Author Topic: MISC Resistence Training  (Read 2296 times)

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adarqui

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MISC Resistence Training
« on: June 04, 2009, 09:52:39 pm »
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All conclusions of studies will be listed in this original post (TABLE OF SUMMARIES) for quick reference.


We could always sort these out later. Post anything related to resistance training and strength/power/etc. Examples could be effect of squatting, oly weightlifting, optimal protocols and rep ranges, speed of contraction, etc.


1. Early Phase Differential Effects of Slow and Fast Barbell Squat Training

Quote
In the long jump, the fast group was superior in numerous variables including knee peak velocity and total-body vertical and absolute power. In the vertical jump, fast training affected the ankle and hip more (e.g., average power), and slow training mostly affected the knee (average torque). In isokinetic testing, the fast group improved strength most at the faster velocities, while the slow group strength changes were consistent across the velocities tested. Although both slow and fast training improved performance, faster training showed some advantages in quantity and magnitude of training effects.




2. Neuromuscular and hormonal responses in elite athletes to two successive strength training sessions in one day

Quote
Summary  Acute neuromuscular and endocrine adaptations to weight-lifting were investigated during two successive high intensity training sessions in the same day. Both the morning (I) (from 9.00 to 11.00 hours) and the afternoon (II) (from 15.00 hours to 17.00 hours) training sessions resulted in decreases in maximal isometric strength (p<0.01 and <0.05), shifts (worsening) in the force-time curve in the absolute scale (p<0.05 and ns.) and in decreases in the maximal integrated EMG (p<0.01 and <0.05) of the selected leg extensor muscles.




3. Neuromuscular and hormonal adaptations in athletes to strength training in two years (1988)

Quote
Neuromuscular and hormonal adaptations to prolonged strength training were investigated in nine elite weight lifters. The average increases occurred over the 2-yr follow-up period in the maximal neural activation (integrated electromyogram, IEMG; 4.2%, P = NS), maximal isometric leg-extension force (4.9%, P = NS), averaged concentric power index (4.1%, P = NS), total weight-lifting result (2.8%, P less than 0.05), and total mean fiber area (5.9%, P = NS) of the vastus lateralis muscle, respectively. The present results suggest that prolonged intensive strength training in elite athletes may influence the pituitary and possibly hypothalamic levels, leading to increased serum levels of testosterone. This may create more optimal conditions to utilize more intensive training leading to increased strength development.



4. Upper body training and the triceps brachii muscle of elite cross country skiers.

Quote
The subjects who demonstrated the largest improvement in performance exhibited the largest muscle adaptation, which, in turn, was related to the pre-maximal oxygen uptake.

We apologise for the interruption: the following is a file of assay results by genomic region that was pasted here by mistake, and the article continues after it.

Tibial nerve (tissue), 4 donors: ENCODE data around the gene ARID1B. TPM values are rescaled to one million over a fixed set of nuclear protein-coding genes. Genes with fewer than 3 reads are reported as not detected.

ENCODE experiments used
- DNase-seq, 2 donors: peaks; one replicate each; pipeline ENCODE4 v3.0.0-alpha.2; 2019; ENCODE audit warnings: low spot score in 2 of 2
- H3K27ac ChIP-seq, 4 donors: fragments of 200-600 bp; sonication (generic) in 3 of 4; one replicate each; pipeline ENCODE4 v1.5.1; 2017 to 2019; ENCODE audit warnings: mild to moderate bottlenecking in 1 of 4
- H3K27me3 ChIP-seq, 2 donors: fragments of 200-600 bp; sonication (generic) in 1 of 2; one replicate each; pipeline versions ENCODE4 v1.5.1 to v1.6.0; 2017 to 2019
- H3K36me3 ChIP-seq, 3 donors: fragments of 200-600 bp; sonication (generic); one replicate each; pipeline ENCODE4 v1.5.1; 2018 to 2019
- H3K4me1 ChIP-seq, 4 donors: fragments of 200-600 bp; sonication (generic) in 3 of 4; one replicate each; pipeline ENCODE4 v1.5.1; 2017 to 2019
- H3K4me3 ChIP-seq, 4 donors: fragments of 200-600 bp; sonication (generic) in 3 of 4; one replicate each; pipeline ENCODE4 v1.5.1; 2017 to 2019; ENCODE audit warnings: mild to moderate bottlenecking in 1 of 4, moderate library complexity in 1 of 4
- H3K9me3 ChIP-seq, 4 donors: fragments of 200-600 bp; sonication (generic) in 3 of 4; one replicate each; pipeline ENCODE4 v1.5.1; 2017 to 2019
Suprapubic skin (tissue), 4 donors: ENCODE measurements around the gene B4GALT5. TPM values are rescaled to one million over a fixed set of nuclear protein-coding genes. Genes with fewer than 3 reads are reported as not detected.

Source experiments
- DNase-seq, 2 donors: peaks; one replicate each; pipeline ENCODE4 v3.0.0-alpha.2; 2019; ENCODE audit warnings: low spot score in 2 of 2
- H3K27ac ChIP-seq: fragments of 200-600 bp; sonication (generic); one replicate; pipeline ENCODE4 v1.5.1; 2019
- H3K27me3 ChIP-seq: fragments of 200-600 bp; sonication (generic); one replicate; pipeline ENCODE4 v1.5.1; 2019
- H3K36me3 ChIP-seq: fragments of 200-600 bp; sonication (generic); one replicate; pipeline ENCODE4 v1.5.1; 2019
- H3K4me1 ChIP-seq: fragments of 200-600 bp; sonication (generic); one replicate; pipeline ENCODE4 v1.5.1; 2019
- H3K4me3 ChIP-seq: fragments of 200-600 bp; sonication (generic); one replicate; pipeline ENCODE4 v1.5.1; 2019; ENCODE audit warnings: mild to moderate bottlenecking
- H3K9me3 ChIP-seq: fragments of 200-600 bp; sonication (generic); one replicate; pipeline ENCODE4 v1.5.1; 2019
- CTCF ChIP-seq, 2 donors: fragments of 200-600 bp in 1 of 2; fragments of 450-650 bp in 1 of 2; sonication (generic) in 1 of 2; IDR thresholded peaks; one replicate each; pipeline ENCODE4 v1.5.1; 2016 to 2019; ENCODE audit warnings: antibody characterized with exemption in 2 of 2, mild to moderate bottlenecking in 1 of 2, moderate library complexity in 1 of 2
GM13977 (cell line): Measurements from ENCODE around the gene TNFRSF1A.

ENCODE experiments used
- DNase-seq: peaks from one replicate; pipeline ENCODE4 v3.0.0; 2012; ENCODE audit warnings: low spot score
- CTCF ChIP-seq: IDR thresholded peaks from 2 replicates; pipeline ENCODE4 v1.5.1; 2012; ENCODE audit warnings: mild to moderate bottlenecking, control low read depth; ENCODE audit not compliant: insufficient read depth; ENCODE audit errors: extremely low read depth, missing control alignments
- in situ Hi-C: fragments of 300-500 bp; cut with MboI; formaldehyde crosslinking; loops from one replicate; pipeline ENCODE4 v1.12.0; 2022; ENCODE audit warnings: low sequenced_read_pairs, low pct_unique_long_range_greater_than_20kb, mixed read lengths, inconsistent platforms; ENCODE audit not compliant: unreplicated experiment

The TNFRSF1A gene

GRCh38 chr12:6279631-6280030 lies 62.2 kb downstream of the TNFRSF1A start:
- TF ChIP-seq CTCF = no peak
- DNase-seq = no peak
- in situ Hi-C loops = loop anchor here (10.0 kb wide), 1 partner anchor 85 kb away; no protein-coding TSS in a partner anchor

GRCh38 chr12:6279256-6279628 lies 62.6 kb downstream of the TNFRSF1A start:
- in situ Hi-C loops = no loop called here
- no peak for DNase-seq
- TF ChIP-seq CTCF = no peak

5. EXPLOSIVE EXERCISES IN SPORTS TRAINING: A
CRITICAL REVIEW


Quote
Contrary to popular belief and the practices of many athletes, the peer-
reviewed evidence does not support the view that such exercises are
more effective than traditional, slow and heavy weight training in
enhancing muscle power and athletic performance. In fact, such
exercises do not appear to be any more effective in this regard than
weight training at a relatively slow cadence, and some evidence
suggests they are less so. Also, such explosive exercises do not transfer
well (if at all) to athletic performance on the sports field, and present a
significant injury risk. Therefore, such exercises should not be
recommended in the strength and conditioning training of athletes,
except those who need to learn the specific skill of lifting heavy weights
fast, such as Olympic lifters and strongmen


adarqui

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Re: MISC Resistence Training
« Reply #2 on: June 10, 2009, 12:25:45 am »
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Neuromuscular and hormonal responses in elite athletes to two successive strength training sessions in one day

Summary  Acute neuromuscular and endocrine adaptations to weight-lifting were investigated during two successive high intensity training sessions in the same day. Both the morning (I) (from 9.00 to 11.00 hours) and the afternoon (II) (from 15.00 hours to 17.00 hours) training sessions resulted in decreases in maximal isometric strength (p<0.01 and <0.05), shifts (worsening) in the force-time curve in the absolute scale (p<0.05 and ns.) and in decreases in the maximal integrated EMG (p<0.01 and <0.05) of the selected leg extensor muscles. Increases in serum total (p<0.05) and free testosterone (p<0.01) and in cortisol (p<0.01) concentrations were found during training session II. These were followed by decreases (p<0.001 andp<0.01 and ns.) in the levels of these hormones one hour after the termination of the session. The responses during the morning training session were different with regard to the decreases in serum total testosterone (p<0.05), free testosterone (ns.) and cortisol (p<0.05). Only slight changes were observed in the levels of luteinizing hormone and sex hormone-binding globulin during the training sessions. Increases (p<0.01) took place in somatotropin during both training sessions. The present findings suggest that high intensity strengthening exercises may result in acute adaptive responses in both the neuromuscular and endocrine systems. The diurnal variations may, however, partly mask the exercise-induced acute endocrinological adaptations in the morning. Recording of muscle activation and muscle strength and analysis of certain serum hormone concentrations with sufficient frequency during the training process may be useful in optimizing and controlling the contents of individual training sessions and the full training program.